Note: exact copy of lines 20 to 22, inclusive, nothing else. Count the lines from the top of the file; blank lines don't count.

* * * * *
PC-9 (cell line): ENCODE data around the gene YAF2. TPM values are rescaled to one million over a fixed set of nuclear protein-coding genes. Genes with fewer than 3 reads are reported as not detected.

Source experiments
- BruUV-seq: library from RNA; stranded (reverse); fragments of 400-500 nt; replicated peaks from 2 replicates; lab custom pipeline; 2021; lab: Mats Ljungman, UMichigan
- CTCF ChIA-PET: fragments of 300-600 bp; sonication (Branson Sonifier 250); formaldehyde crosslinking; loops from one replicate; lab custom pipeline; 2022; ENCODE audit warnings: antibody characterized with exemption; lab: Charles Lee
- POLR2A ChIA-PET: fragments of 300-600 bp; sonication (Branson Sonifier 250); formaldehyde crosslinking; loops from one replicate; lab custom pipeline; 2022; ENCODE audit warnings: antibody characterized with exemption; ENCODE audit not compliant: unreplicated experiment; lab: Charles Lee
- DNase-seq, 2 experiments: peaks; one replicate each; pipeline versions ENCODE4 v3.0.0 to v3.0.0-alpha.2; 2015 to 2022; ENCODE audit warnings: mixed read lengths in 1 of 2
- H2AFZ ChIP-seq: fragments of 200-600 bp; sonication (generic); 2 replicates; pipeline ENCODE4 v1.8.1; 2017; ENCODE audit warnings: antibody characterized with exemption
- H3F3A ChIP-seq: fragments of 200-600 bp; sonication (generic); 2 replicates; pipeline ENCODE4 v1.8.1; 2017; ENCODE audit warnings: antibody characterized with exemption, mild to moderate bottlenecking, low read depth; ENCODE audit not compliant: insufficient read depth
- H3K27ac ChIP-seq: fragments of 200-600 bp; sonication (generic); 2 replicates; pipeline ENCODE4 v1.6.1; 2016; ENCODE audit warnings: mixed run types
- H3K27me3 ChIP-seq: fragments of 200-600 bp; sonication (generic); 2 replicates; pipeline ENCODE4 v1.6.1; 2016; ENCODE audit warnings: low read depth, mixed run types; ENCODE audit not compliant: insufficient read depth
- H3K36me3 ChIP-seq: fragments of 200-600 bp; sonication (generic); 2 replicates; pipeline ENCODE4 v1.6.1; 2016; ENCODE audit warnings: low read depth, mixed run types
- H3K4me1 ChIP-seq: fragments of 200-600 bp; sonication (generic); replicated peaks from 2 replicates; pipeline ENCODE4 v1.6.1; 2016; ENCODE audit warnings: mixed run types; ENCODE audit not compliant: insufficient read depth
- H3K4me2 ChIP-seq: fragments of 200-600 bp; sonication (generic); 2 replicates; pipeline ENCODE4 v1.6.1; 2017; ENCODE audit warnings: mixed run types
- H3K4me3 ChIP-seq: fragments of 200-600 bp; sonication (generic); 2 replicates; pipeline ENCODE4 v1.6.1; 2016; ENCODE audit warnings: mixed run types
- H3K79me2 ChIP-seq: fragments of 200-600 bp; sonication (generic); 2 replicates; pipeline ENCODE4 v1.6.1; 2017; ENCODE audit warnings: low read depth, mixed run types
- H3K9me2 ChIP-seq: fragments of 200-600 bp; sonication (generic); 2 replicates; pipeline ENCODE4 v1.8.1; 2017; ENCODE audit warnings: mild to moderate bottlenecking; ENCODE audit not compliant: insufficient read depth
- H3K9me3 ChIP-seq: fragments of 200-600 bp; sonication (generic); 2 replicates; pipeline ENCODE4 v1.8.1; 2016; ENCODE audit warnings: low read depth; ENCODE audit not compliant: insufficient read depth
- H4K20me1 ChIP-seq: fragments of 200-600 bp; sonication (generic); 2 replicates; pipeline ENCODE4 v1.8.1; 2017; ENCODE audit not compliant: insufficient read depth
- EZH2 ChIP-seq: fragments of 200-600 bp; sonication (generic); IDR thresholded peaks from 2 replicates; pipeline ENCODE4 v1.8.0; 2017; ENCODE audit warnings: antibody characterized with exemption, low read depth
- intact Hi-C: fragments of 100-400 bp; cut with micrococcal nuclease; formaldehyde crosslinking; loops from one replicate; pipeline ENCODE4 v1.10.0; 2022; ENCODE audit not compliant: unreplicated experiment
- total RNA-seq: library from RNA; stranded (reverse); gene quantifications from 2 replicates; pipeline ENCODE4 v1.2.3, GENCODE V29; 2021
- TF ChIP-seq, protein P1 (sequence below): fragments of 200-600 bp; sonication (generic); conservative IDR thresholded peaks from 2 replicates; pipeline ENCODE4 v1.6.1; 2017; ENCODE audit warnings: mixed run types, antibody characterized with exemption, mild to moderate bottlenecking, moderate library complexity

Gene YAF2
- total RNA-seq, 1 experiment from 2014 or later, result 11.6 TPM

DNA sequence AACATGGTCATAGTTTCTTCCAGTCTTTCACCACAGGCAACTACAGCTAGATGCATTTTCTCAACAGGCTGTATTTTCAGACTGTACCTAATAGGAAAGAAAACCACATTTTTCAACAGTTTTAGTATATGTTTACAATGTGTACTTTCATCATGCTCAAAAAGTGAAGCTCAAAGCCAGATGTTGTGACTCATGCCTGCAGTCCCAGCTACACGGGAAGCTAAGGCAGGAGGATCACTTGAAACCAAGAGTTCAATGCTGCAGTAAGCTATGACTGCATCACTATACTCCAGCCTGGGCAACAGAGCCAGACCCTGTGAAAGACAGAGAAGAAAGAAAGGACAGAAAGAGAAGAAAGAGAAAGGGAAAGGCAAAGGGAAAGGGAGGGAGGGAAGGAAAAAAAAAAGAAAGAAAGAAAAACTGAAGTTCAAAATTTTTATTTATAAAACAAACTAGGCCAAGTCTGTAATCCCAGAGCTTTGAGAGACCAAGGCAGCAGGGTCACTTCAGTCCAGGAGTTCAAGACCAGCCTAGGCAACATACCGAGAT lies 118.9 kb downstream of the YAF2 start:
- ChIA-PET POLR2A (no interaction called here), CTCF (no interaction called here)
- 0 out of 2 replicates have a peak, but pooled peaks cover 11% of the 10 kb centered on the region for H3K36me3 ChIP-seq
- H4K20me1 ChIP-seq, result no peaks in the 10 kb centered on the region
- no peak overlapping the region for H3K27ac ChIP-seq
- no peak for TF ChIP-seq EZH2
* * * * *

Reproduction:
- intact Hi-C: fragments of 100-400 bp; cut with micrococcal nuclease; formaldehyde crosslinking; loops from one replicate; pipeline ENCODE4 v1.10.0; 2022; ENCODE audit not compliant: unreplicated experiment
- total RNA-seq: library from RNA; stranded (reverse); gene quantifications from 2 replicates; pipeline ENCODE4 v1.2.3, GENCODE V29; 2021
- TF ChIP-seq, protein P1 (sequence below): fragments of 200-600 bp; sonication (generic); conservative IDR thresholded peaks from 2 replicates; pipeline ENCODE4 v1.6.1; 2017; ENCODE audit warnings: mixed run types, antibody characterized with exemption, mild to moderate bottlenecking, moderate library complexity